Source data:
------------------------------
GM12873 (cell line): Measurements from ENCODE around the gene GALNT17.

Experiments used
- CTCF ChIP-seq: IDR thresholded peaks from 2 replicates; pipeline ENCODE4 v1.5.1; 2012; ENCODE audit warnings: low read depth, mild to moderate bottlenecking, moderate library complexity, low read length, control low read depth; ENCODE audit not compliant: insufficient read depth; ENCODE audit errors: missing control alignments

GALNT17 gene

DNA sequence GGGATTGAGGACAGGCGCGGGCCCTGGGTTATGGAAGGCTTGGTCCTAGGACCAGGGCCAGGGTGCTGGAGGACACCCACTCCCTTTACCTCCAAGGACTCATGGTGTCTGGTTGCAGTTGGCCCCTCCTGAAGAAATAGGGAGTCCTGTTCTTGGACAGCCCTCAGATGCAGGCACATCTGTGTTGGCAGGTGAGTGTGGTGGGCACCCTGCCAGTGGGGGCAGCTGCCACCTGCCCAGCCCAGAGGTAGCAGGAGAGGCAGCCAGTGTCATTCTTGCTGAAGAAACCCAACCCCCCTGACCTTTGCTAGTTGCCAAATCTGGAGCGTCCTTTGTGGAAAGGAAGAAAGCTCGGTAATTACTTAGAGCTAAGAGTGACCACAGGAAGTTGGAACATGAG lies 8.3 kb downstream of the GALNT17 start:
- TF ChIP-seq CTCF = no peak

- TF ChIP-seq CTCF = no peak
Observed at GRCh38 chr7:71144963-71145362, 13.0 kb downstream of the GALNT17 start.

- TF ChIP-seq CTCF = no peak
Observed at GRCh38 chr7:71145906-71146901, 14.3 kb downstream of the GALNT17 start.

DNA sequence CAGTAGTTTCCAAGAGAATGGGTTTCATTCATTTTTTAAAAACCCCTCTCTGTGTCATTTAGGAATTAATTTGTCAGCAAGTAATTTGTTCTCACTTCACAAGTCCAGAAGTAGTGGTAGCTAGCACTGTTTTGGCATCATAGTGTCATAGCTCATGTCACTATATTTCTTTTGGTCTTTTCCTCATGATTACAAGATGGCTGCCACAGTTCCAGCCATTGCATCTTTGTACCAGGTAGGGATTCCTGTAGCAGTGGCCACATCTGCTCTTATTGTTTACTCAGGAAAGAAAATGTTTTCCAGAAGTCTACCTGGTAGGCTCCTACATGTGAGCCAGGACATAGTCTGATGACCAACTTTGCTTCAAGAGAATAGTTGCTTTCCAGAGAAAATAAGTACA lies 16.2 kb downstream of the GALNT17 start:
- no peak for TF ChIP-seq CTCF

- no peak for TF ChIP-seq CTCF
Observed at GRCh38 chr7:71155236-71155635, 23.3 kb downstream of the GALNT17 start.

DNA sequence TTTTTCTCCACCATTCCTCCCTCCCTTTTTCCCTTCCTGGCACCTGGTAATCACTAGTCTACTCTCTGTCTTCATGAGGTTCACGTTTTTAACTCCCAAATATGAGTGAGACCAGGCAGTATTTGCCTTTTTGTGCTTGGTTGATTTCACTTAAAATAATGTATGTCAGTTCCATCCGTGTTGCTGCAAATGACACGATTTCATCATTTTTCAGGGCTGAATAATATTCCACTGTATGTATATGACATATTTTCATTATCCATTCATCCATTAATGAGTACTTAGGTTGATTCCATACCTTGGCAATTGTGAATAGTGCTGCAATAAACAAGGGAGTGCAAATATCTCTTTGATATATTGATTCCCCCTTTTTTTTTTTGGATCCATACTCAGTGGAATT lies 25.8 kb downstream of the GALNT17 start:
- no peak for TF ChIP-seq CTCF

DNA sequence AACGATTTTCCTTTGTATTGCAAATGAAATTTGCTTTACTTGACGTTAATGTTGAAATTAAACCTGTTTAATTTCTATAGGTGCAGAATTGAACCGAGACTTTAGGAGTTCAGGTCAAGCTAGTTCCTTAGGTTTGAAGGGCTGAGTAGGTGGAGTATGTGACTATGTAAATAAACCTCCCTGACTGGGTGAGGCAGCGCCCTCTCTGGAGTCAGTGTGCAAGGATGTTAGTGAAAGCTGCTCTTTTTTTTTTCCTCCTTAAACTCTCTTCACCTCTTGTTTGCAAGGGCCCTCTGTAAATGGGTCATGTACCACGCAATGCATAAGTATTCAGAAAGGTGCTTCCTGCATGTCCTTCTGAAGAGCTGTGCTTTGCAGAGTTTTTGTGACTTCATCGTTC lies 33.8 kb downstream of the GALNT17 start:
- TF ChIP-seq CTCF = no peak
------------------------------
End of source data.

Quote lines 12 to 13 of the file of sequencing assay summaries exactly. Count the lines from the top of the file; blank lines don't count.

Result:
- no peak for TF ChIP-seq CTCF

- no peak for TF ChIP-seq CTCF